The weaponised version of Light Combat Aircraft (LCA) Tejas equipped with capabilities of mid-air refuelling, AESA radar, electronic warfare suites and a variety of other features is likely to be inducted into the Indian Air Force by this year end. The final operational clearance (FOC) for all these systems is, however, pending.
After years of delay and hiccups in the Tejas project, its a shot in the arm for the HAL that a green signal has been given to start manufacturing of Tejas-Mk1 under Final Operational Clearance (FOC) configuration. The Ministry of Defence (MoD) has ordered 40 Tejas LCA Mark-I with HAL. 20 Tejas LCA in initial operational configuration – 16 fighters and four trainers – have been produced so far.
Another thing for which the HAL can pat itself on the back is that Malaysia has shown interest in Tejas and reports say that Kuala Lumpur may even prefer it over Sino-Pakistani JF-17 ‘Thunder’.
The Tejas Light Combat Aircraft (LCA) is considered far deadlier than the JF-17 Thunder fighter by many experts. The current version of Tejas might be slightly costlier than its Sino-Pakistani counterpart, but the HAL manufactured fighter reportedly offers better performance.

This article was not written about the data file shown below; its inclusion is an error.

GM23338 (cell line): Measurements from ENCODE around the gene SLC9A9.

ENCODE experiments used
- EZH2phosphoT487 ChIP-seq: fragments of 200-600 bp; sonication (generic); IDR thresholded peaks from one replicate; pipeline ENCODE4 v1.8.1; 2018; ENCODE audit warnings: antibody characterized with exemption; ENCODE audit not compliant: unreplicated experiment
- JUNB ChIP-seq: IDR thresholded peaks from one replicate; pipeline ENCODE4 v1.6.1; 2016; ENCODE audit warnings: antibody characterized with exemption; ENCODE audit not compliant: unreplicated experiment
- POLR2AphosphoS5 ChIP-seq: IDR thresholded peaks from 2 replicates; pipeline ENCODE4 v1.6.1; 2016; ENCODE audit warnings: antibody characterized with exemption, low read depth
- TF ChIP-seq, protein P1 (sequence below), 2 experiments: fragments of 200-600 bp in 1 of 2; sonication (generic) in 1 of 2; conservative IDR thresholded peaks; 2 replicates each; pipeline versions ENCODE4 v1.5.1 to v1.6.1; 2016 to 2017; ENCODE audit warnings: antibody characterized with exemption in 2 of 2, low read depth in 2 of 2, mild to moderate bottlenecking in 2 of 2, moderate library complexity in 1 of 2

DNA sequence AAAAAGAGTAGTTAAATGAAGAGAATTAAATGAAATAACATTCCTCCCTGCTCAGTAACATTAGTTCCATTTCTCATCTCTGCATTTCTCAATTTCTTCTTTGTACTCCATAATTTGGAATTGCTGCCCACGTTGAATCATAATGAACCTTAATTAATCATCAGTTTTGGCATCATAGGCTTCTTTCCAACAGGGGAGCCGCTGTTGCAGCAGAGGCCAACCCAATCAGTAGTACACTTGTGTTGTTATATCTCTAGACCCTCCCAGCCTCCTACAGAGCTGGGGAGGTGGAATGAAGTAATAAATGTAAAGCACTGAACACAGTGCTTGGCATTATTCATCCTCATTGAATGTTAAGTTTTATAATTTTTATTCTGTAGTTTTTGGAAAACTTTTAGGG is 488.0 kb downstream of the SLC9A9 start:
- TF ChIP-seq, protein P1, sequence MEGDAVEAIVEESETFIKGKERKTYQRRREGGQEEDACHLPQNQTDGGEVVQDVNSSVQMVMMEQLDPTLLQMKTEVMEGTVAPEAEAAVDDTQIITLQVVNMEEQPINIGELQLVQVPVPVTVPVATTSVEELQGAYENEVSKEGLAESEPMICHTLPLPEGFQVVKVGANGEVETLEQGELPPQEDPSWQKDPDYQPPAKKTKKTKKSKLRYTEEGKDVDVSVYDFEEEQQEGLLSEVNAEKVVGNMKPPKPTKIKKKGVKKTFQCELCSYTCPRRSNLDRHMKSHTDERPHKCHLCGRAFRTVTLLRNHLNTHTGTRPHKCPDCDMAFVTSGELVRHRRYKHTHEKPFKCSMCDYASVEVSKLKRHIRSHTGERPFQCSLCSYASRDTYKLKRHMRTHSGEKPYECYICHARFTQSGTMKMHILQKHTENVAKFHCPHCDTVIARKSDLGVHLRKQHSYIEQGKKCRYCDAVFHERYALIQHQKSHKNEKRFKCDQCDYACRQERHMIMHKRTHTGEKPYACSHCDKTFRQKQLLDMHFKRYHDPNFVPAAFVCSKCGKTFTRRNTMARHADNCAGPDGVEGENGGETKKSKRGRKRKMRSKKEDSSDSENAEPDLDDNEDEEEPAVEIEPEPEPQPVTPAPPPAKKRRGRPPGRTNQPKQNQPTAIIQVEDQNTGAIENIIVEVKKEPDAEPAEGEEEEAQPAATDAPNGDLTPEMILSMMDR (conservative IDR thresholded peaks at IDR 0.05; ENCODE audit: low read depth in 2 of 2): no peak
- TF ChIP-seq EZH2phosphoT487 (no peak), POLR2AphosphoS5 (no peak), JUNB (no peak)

Tejas excels JF-17 in the technologies that are utilised in it, including lightweight composite material body, sophisticated Quadruplex digital flight control system, microprocessor-based utility controls and the superior American GE-404IN engine among others, said reports.
The JF-17 was primarily developed to meet the Pakistan Air Force requirement for an affordable, modern, multi-role combat aircraft as a replacement for its large fleet of Dassault Mirage III/5 fighters, Nanchang A-5 bombers, and Chengdu F-7 interceptors, with a cost of US$500 million, divided equally between China and Pakistan. The aircraft was also intended to have export potential as a cost-effective and competitive alternative to more expensive Western fighters.